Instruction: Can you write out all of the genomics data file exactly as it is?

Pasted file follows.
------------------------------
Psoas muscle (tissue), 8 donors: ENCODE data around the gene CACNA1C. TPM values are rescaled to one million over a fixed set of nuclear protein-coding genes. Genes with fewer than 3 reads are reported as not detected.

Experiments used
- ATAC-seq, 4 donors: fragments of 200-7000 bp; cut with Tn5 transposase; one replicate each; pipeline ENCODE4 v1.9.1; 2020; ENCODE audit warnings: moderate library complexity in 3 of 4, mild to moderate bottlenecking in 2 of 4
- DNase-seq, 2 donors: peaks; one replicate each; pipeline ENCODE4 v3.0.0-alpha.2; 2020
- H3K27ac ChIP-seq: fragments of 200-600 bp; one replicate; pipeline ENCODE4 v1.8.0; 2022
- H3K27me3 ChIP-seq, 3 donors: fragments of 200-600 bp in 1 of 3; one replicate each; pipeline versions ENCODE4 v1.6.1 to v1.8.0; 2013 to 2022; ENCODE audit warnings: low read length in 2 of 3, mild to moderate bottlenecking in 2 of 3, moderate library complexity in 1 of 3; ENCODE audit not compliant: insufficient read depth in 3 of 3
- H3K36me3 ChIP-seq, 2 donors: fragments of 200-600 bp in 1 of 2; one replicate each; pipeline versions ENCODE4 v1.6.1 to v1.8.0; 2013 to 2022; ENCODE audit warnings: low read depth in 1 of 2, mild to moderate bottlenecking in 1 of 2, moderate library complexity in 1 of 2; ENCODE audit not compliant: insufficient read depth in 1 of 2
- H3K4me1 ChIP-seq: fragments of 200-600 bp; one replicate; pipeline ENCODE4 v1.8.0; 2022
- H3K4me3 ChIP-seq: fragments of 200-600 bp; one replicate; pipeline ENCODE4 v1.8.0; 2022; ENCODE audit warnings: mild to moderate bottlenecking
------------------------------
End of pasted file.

Psoas muscle (tissue), 8 donors: ENCODE data around the gene CACNA1C. TPM values are rescaled to one million over a fixed set of nuclear protein-coding genes. Genes with fewer than 3 reads are reported as not detected.

Experiments used
- ATAC-seq, 4 donors: fragments of 200-7000 bp; cut with Tn5 transposase; one replicate each; pipeline ENCODE4 v1.9.1; 2020; ENCODE audit warnings: moderate library complexity in 3 of 4, mild to moderate bottlenecking in 2 of 4
- DNase-seq, 2 donors: peaks; one replicate each; pipeline ENCODE4 v3.0.0-alpha.2; 2020
- H3K27ac ChIP-seq: fragments of 200-600 bp; one replicate; pipeline ENCODE4 v1.8.0; 2022
- H3K27me3 ChIP-seq, 3 donors: fragments of 200-600 bp in 1 of 3; one replicate each; pipeline versions ENCODE4 v1.6.1 to v1.8.0; 2013 to 2022; ENCODE audit warnings: low read length in 2 of 3, mild to moderate bottlenecking in 2 of 3, moderate library complexity in 1 of 3; ENCODE audit not compliant: insufficient read depth in 3 of 3
- H3K36me3 ChIP-seq, 2 donors: fragments of 200-600 bp in 1 of 2; one replicate each; pipeline versions ENCODE4 v1.6.1 to v1.8.0; 2013 to 2022; ENCODE audit warnings: low read depth in 1 of 2, mild to moderate bottlenecking in 1 of 2, moderate library complexity in 1 of 2; ENCODE audit not compliant: insufficient read depth in 1 of 2
- H3K4me1 ChIP-seq: fragments of 200-600 bp; one replicate; pipeline ENCODE4 v1.8.0; 2022
- H3K4me3 ChIP-seq: fragments of 200-600 bp; one replicate; pipeline ENCODE4 v1.8.0; 2022; ENCODE audit warnings: mild to moderate bottlenecking